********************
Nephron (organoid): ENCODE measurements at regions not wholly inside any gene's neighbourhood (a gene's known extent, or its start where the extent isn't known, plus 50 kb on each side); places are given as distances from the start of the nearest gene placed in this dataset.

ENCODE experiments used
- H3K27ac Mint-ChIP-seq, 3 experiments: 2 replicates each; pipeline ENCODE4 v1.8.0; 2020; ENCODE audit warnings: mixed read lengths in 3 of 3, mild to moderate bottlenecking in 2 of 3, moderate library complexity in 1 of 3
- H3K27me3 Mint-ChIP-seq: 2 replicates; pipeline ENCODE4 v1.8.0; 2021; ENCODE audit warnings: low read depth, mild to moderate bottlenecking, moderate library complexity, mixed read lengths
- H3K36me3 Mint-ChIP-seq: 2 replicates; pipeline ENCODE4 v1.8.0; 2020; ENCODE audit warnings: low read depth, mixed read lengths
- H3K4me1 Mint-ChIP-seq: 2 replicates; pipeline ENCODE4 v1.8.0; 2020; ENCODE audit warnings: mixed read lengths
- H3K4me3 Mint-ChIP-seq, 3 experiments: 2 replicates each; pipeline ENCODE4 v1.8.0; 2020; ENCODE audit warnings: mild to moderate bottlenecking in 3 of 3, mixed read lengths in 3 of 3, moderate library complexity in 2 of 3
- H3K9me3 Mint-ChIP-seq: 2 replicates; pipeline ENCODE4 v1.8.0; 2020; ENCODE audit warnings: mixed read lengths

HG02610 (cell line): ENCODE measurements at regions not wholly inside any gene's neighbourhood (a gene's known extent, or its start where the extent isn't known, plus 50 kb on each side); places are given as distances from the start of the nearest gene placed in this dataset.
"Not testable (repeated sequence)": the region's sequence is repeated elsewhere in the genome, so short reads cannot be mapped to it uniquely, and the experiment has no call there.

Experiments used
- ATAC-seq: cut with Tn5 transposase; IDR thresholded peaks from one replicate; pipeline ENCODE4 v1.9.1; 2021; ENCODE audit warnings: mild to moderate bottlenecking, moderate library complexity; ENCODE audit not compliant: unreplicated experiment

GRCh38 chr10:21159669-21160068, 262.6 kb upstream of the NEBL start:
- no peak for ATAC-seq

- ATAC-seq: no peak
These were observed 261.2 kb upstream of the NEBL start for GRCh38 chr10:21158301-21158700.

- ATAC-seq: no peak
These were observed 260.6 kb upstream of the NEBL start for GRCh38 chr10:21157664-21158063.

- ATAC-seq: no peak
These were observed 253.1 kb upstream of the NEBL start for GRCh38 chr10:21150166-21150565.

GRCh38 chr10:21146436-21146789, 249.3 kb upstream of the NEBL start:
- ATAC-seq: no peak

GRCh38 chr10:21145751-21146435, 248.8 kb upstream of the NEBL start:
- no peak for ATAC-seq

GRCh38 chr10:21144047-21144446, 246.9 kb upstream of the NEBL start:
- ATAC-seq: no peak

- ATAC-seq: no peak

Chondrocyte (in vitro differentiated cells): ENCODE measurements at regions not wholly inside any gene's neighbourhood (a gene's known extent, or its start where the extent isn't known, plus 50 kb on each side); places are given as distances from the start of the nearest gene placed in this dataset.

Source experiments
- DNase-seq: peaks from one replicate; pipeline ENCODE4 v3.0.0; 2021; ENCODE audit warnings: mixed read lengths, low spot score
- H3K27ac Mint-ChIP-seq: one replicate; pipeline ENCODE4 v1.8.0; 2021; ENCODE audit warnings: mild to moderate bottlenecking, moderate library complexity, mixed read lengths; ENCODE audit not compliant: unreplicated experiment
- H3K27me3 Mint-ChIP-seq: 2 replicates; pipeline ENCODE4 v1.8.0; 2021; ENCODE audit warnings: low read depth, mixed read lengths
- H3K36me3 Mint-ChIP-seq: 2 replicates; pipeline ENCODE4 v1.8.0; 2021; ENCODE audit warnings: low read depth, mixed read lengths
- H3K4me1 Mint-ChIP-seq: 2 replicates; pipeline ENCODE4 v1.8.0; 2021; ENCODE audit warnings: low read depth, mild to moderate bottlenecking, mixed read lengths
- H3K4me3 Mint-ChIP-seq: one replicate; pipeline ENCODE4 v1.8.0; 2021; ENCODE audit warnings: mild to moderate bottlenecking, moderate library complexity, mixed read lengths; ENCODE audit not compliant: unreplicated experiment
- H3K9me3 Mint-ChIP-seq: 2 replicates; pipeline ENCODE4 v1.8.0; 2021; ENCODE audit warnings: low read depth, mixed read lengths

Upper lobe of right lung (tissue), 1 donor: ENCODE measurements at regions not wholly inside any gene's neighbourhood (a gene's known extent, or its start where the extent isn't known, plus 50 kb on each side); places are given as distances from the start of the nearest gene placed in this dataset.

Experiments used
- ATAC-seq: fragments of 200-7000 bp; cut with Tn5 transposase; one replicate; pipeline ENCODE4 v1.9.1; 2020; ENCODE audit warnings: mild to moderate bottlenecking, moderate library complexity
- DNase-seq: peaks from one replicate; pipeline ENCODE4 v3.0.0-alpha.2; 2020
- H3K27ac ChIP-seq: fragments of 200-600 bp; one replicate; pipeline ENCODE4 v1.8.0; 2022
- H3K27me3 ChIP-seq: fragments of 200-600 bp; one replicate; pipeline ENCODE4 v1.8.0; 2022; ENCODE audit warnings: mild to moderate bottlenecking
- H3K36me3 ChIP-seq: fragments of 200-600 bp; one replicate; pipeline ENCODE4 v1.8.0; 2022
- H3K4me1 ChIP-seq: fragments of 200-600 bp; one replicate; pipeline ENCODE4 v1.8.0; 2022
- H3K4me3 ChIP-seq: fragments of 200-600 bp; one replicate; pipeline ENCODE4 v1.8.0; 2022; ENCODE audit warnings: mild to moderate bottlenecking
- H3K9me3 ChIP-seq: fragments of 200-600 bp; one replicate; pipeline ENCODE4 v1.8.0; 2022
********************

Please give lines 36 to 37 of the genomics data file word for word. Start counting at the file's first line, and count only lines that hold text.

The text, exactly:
- H3K9me3 Mint-ChIP-seq: 2 replicates; pipeline ENCODE4 v1.8.0; 2021; ENCODE audit warnings: low read depth, mixed read lengths

Upper lobe of right lung (tissue), 1 donor: ENCODE measurements at regions not wholly inside any gene's neighbourhood (a gene's known extent, or its start where the extent isn't known, plus 50 kb on each side); places are given as distances from the start of the nearest gene placed in this dataset.